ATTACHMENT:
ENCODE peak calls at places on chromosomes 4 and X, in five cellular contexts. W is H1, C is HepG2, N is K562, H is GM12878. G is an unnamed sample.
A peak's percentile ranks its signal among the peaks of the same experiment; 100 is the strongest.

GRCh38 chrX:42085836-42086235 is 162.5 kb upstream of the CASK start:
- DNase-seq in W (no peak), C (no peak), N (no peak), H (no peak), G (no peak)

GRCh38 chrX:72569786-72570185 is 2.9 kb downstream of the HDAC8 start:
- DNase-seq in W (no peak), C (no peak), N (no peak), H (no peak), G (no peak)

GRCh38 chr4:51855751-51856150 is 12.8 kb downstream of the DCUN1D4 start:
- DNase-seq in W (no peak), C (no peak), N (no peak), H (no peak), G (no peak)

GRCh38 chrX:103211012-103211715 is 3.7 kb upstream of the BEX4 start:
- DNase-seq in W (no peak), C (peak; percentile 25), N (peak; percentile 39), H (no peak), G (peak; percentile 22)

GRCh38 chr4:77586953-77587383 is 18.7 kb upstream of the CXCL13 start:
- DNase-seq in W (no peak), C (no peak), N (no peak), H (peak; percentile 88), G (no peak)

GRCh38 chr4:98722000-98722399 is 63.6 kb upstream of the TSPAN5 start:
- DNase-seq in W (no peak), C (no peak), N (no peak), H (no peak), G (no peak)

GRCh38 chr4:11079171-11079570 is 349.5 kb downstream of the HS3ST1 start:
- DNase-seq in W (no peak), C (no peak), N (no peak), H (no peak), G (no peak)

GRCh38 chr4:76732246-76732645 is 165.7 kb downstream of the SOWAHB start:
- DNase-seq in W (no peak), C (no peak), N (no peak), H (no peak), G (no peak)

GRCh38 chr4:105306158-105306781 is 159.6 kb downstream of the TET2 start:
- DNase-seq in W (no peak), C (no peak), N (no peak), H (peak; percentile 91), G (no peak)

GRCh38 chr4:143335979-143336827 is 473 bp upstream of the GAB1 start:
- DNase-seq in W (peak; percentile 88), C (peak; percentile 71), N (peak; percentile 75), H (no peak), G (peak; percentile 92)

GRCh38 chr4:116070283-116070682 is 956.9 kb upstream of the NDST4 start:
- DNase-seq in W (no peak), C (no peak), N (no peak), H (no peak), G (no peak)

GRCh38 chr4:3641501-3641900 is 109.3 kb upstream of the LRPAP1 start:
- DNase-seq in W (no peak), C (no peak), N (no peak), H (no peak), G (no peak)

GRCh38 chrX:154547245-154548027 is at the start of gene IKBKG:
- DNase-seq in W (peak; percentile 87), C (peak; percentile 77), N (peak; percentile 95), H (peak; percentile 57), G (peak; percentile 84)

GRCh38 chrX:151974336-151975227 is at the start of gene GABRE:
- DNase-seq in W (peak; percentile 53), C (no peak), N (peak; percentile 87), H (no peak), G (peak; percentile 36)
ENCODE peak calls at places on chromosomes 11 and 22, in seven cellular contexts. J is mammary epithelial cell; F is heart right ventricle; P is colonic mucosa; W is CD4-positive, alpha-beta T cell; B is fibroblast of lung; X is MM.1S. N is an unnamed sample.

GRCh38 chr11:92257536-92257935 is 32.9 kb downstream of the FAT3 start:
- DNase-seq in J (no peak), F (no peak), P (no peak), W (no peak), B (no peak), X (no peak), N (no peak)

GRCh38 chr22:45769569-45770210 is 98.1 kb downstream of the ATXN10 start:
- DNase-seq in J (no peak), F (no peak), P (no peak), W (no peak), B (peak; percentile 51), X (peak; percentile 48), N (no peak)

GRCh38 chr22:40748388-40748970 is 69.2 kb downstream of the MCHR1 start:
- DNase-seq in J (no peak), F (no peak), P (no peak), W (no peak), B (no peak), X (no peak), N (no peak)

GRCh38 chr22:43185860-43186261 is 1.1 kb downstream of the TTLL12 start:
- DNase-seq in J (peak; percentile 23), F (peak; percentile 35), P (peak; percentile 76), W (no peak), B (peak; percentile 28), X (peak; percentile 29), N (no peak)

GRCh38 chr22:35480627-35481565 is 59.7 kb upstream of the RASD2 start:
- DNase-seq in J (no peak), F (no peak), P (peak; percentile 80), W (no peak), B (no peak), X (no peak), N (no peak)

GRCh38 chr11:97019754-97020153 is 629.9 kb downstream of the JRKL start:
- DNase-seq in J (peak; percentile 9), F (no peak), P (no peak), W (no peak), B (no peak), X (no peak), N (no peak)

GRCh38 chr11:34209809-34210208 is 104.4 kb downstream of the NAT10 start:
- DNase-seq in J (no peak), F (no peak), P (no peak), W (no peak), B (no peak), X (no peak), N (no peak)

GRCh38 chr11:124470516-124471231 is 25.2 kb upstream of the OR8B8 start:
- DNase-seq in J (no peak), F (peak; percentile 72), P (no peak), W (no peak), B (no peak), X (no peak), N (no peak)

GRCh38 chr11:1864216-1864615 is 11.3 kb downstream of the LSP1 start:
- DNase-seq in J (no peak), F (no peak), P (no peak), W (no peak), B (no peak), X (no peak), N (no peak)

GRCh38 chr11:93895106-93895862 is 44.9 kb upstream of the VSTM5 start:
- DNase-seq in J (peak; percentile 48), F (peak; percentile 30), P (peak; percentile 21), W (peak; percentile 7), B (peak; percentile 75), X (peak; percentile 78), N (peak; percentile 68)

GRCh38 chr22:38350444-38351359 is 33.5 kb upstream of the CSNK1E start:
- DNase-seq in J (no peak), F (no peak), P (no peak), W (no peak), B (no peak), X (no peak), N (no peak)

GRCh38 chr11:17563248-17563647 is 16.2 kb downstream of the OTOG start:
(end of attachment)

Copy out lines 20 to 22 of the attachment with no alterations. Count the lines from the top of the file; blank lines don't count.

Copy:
- DNase-seq in W (no peak), C (no peak), N (no peak), H (peak; percentile 91), G (no peak)

GRCh38 chr4:143335979-143336827 is 473 bp upstream of the GAB1 start:
- DNase-seq in W (peak; percentile 88), C (peak; percentile 71), N (peak; percentile 75), H (no peak), G (peak; percentile 92)